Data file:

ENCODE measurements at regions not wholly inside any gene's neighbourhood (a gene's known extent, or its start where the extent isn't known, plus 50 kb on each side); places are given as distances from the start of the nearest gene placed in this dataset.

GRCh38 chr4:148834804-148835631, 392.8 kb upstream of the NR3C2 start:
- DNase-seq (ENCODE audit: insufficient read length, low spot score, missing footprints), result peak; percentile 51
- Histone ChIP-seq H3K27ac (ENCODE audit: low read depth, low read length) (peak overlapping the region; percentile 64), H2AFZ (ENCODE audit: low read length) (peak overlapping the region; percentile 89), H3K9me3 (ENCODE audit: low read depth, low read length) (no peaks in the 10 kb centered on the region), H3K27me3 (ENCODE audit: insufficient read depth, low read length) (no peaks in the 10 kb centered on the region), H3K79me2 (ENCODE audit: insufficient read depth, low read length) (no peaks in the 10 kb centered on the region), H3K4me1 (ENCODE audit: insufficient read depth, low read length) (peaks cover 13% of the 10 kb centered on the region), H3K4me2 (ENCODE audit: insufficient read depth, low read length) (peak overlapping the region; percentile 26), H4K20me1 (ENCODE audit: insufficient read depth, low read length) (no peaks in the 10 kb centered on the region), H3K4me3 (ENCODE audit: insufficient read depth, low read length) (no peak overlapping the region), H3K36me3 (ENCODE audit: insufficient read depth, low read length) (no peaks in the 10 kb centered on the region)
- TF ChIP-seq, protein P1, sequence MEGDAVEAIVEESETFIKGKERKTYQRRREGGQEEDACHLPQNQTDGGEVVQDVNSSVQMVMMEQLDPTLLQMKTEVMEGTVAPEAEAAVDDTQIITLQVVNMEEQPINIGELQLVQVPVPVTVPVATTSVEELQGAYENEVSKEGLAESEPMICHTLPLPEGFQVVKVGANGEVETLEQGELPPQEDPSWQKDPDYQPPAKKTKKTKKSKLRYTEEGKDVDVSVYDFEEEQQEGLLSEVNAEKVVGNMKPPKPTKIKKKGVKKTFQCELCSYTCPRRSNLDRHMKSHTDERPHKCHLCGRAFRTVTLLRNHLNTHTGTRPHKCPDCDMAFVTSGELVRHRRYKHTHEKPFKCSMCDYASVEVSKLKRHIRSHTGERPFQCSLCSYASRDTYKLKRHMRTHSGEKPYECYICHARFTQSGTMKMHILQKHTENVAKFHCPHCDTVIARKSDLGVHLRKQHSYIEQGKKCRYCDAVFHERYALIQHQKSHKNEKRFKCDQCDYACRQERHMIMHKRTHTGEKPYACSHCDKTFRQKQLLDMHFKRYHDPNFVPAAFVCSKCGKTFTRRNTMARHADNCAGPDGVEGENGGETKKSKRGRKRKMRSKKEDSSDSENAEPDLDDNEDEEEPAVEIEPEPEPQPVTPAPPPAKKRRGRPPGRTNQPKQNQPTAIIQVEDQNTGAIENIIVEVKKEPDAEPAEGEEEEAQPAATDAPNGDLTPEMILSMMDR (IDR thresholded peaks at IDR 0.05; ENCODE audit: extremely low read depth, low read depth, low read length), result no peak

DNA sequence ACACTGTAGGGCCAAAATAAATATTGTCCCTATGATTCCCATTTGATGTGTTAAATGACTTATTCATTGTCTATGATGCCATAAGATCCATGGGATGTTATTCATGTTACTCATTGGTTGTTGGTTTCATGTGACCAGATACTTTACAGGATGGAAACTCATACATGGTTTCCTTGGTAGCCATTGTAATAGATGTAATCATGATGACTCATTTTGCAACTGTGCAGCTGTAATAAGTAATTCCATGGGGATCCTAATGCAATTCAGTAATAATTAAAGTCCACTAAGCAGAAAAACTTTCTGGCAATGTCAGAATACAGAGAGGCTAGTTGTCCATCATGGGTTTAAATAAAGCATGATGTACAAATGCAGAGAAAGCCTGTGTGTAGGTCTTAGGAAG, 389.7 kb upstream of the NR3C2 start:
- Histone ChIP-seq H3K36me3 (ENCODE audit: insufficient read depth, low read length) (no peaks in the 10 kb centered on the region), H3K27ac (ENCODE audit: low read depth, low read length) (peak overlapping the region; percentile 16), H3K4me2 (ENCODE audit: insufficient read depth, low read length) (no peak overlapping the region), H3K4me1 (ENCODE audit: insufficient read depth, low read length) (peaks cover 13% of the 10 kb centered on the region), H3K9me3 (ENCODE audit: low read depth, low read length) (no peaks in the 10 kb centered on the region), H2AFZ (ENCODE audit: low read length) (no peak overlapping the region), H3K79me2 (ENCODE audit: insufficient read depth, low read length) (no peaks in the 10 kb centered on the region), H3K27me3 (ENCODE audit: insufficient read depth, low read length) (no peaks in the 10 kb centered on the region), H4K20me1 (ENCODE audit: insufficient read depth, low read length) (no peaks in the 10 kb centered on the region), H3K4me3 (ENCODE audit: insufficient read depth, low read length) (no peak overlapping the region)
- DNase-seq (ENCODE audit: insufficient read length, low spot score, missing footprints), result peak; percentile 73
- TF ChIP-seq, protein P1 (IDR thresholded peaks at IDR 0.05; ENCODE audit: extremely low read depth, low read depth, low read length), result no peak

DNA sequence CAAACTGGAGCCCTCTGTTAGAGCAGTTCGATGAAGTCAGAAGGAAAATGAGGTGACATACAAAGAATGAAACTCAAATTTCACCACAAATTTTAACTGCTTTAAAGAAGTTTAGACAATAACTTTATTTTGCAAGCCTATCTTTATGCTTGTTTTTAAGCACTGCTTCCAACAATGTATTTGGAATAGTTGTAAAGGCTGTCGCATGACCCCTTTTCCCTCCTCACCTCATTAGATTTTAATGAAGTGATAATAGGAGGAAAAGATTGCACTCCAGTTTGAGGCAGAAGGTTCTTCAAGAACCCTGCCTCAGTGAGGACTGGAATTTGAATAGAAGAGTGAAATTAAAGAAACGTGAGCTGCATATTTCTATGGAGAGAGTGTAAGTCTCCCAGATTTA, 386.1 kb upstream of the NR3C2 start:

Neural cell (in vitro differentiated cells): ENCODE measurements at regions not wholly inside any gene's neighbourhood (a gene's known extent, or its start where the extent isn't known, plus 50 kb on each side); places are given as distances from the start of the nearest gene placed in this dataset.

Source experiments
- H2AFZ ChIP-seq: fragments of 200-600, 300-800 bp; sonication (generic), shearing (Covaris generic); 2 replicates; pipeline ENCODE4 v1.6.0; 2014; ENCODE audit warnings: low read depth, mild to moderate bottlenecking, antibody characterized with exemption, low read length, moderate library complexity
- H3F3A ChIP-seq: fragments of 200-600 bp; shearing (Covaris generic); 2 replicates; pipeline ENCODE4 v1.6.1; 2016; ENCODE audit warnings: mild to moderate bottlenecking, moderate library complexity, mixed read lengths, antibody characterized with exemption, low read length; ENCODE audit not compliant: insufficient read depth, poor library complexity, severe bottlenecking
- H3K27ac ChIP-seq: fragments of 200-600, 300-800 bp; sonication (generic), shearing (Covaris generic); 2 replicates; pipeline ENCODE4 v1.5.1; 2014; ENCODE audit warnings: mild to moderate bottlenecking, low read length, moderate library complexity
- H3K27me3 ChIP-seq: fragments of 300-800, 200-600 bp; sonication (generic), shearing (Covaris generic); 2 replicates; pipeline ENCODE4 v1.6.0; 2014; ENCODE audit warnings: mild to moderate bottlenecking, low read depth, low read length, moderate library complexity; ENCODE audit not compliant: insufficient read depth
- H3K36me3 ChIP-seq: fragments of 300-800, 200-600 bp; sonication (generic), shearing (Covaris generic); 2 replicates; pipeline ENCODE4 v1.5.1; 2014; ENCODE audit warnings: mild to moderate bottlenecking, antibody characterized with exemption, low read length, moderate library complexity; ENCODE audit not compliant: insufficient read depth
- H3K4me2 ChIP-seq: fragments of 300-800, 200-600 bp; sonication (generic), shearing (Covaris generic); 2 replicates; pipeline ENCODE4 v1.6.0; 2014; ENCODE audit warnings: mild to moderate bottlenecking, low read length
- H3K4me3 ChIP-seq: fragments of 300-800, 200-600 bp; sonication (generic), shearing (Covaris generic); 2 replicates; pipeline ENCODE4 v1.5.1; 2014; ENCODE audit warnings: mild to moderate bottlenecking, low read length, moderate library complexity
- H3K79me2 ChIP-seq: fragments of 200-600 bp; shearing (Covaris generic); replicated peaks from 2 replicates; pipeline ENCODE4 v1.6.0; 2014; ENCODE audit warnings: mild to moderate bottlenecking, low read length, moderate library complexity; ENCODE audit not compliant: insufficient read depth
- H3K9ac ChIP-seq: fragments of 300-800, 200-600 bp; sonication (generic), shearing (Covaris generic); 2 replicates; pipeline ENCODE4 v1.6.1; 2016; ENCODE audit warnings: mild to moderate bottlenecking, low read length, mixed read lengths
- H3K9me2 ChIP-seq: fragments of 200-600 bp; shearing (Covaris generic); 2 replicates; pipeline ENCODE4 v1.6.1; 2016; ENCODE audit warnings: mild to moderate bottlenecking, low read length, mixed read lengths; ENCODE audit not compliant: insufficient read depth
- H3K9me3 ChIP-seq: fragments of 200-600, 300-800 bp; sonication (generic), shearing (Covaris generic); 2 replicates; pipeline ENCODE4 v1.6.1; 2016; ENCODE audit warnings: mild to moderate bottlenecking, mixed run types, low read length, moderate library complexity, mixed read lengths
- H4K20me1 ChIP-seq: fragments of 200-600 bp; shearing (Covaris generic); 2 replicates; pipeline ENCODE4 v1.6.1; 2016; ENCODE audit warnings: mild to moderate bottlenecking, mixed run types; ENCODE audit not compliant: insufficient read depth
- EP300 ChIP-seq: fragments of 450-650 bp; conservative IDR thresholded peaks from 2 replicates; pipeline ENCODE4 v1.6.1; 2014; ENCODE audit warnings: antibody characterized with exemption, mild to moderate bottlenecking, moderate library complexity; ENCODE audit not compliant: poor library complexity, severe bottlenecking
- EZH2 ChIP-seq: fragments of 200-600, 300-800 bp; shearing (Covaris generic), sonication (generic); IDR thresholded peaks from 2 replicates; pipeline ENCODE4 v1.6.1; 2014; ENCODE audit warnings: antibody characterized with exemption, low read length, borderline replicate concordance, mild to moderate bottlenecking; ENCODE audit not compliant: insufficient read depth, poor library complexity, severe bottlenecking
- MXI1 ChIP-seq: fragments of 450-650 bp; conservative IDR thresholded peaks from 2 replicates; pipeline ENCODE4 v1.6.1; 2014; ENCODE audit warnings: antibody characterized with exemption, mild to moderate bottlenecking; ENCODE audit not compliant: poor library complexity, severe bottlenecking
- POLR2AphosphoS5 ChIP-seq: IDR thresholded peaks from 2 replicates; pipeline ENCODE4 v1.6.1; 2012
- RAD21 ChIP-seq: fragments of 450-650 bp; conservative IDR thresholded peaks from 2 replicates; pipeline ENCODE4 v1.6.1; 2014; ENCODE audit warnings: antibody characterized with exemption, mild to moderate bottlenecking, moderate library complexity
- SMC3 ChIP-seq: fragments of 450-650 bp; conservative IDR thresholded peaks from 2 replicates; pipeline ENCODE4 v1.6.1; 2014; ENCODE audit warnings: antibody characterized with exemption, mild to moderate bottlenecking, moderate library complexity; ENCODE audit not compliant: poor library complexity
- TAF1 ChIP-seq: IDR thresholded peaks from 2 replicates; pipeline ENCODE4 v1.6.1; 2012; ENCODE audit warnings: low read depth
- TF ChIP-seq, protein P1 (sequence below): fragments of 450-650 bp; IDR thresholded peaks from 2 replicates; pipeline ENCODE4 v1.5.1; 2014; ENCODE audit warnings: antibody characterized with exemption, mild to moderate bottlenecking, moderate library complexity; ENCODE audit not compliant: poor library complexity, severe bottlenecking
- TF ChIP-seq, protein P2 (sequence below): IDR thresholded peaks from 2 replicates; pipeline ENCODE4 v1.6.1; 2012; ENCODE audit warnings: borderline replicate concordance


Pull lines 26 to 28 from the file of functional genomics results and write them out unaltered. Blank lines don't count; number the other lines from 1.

- EZH2 ChIP-seq: fragments of 200-600, 300-800 bp; shearing (Covaris generic), sonication (generic); IDR thresholded peaks from 2 replicates; pipeline ENCODE4 v1.6.1; 2014; ENCODE audit warnings: antibody characterized with exemption, low read length, borderline replicate concordance, mild to moderate bottlenecking; ENCODE audit not compliant: insufficient read depth, poor library complexity, severe bottlenecking
- MXI1 ChIP-seq: fragments of 450-650 bp; conservative IDR thresholded peaks from 2 replicates; pipeline ENCODE4 v1.6.1; 2014; ENCODE audit warnings: antibody characterized with exemption, mild to moderate bottlenecking; ENCODE audit not compliant: poor library complexity, severe bottlenecking
- POLR2AphosphoS5 ChIP-seq: IDR thresholded peaks from 2 replicates; pipeline ENCODE4 v1.6.1; 2012